An eastern Pennsylvania town says it intends to fire a police chief previously suspended after he posted online videos of himself shooting automatic weapons and going on profanity-laced tirades about liberals and the Second Amendment.
The announcement of Gilberton's plan to fire police chief Mark Kessler was made Thursday. It came after a closed-door disciplinary hearing his lawyer says concerned unrelated and trumped-up allegations town officials were using to conceal their intent to fire him over the videos.
Kessler told reporters outside his disciplinary hearing that he had been an excellent police chief and had nothing to apologize for.
Kessler said the decision was "no surprise" and that he knew it was coming.
Kessler's pro-gun videos have garnered hundreds of thousands of views online. He acknowledges they are inflammatory but says they're designed to draw attention to what he views as the erosion of Second Amendment and other constitutional rights.
"It's not easy. It's stressful, it's really stressful," said Kessler, who has solicited donations to help keep his family afloat financially during his unpaid suspension. "But I feel in my heart I'm doing the right thing. Yeah, I made some videos with some choice language, but that's my right. That's my freedom."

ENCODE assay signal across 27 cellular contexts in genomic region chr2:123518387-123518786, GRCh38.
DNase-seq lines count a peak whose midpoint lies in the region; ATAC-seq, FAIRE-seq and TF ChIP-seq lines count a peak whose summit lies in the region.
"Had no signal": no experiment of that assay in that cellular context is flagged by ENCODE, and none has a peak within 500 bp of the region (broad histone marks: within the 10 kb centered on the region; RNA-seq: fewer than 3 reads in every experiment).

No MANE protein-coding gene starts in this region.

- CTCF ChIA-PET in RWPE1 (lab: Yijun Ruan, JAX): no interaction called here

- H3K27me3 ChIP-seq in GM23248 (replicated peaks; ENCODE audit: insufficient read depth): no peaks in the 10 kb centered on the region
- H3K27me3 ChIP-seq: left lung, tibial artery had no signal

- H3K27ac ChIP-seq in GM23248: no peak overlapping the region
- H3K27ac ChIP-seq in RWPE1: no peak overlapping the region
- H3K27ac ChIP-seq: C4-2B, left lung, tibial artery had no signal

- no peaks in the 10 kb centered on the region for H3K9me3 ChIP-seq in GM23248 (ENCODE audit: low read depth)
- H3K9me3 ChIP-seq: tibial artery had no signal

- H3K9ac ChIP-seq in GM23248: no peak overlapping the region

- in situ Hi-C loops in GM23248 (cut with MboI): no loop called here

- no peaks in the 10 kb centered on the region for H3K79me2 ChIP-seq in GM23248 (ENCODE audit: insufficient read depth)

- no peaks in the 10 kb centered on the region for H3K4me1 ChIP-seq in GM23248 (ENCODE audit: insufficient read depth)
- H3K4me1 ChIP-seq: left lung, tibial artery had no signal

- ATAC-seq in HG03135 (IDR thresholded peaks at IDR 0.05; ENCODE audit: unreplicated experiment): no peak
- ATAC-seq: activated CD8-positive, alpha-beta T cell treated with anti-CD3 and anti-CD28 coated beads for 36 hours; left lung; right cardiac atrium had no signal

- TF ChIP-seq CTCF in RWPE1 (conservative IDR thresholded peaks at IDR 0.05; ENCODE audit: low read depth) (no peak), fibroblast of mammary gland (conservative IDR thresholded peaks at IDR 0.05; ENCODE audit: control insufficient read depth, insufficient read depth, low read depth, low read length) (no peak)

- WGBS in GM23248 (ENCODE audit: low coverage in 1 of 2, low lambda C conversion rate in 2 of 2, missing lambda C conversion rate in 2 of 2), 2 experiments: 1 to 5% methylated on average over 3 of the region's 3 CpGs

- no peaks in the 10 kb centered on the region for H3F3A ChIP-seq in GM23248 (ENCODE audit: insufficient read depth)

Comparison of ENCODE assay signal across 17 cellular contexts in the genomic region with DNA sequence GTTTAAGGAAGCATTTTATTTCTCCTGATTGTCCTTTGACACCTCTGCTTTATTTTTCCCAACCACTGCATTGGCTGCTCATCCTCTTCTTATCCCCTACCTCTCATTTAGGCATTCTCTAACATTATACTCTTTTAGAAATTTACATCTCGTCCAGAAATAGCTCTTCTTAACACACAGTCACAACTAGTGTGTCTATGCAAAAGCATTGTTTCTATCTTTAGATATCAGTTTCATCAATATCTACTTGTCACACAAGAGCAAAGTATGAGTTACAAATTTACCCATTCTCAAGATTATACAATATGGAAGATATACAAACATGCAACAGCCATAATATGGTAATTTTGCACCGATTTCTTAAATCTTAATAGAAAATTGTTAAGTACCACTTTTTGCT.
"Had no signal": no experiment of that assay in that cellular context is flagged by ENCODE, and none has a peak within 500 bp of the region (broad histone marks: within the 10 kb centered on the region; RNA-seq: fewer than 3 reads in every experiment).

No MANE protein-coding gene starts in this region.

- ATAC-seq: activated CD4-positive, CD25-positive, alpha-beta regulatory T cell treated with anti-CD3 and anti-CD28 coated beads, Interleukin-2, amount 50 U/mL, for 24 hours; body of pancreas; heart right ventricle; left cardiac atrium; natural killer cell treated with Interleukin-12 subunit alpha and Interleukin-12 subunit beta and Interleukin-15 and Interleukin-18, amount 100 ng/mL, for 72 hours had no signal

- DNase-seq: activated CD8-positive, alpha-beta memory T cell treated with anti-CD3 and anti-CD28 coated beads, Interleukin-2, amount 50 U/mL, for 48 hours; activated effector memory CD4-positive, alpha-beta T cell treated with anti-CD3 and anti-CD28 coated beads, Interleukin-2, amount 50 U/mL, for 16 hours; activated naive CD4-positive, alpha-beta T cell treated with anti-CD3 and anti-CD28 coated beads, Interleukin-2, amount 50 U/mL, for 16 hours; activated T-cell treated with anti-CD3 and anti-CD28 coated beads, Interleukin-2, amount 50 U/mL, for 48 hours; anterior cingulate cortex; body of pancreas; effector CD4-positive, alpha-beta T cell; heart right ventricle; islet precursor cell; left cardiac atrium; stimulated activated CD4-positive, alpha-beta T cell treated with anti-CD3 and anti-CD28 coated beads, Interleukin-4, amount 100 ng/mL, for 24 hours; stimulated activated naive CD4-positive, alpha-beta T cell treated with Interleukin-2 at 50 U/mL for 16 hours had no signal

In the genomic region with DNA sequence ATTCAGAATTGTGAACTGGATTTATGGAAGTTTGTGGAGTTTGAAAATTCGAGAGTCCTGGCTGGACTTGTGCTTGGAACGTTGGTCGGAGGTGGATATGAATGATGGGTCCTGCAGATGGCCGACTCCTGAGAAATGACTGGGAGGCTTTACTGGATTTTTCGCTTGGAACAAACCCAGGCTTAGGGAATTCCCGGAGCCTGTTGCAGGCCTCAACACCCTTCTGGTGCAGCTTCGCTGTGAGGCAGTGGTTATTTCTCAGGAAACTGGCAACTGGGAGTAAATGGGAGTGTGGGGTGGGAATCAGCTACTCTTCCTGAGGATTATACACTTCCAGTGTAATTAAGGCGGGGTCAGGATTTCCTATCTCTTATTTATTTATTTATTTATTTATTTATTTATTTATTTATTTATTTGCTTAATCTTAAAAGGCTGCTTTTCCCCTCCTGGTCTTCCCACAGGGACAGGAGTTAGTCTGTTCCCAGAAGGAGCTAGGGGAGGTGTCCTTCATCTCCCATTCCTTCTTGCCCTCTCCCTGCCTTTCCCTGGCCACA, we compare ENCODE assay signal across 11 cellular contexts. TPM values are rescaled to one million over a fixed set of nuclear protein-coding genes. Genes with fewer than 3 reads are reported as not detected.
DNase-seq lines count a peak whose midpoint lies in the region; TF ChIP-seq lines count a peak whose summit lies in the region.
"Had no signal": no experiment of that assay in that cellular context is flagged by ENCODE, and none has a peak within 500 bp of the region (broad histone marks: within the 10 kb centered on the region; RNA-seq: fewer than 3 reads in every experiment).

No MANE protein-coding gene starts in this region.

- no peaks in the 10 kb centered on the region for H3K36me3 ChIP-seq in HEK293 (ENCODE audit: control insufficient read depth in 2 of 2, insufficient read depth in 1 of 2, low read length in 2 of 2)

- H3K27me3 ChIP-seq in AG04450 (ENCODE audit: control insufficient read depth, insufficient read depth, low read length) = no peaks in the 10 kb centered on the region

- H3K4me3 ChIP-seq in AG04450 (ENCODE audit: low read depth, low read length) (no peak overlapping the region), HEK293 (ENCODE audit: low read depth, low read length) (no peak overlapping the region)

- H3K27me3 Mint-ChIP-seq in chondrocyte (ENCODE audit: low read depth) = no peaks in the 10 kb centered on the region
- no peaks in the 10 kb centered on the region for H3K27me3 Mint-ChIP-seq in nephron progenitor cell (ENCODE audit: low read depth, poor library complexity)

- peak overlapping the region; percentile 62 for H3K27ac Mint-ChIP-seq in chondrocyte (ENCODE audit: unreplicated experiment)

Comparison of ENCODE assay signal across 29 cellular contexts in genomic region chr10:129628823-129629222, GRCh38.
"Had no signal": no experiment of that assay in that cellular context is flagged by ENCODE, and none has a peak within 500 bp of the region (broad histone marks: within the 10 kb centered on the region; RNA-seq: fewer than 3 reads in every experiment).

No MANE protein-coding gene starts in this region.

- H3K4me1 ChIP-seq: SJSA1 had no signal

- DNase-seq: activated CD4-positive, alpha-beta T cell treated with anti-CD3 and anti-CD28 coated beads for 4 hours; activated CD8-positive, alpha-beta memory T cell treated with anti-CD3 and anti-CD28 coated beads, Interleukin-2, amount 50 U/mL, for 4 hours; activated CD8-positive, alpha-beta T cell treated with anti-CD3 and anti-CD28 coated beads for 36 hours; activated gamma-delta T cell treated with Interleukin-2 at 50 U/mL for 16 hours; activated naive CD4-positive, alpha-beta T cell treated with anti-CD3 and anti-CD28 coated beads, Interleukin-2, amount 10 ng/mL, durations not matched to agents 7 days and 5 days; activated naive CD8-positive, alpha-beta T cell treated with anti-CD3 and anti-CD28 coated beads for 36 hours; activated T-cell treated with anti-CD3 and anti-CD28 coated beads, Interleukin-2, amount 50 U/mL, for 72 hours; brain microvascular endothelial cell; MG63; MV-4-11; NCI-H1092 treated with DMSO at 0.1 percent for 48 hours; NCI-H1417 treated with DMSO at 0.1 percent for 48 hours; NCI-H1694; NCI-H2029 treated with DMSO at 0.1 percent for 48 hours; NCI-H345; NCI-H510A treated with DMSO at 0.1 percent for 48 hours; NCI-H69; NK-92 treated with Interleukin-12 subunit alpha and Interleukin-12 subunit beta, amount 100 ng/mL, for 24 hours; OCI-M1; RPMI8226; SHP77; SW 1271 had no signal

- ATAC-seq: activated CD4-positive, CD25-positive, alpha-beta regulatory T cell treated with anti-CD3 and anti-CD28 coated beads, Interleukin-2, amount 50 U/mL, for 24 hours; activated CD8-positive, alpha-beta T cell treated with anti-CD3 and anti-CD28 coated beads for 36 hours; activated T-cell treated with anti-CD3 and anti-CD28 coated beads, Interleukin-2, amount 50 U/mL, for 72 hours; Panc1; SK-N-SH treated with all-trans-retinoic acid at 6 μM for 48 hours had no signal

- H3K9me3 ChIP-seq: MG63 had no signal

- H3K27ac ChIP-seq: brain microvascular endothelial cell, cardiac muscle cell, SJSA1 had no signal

A handful of members of Kessler's "Constitution Security Force," a pro-gun group that critics have likened to a private militia, showed up in support Thursday, openly carrying assault weapons and handguns. Some of Kessler's supporters got into a heated argument with an opponent.
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Joseph Nahas said the borough claimed that Kessler made improper use of a state-administered purchasing program to buy discounted tires for his personal vehicle, failed to submit required crime data, and made derogatory comments about borough officials, among other allegations that he asserted were an attempt to "move it away from the videos that you've all seen."
"None of these allegations have any merit whatsoever," Nahas said. "These are simply bald-faced lies to try to terminate my client."
John Dean, the borough's lawyer, declined to comment after the hearing, calling it a personnel matter.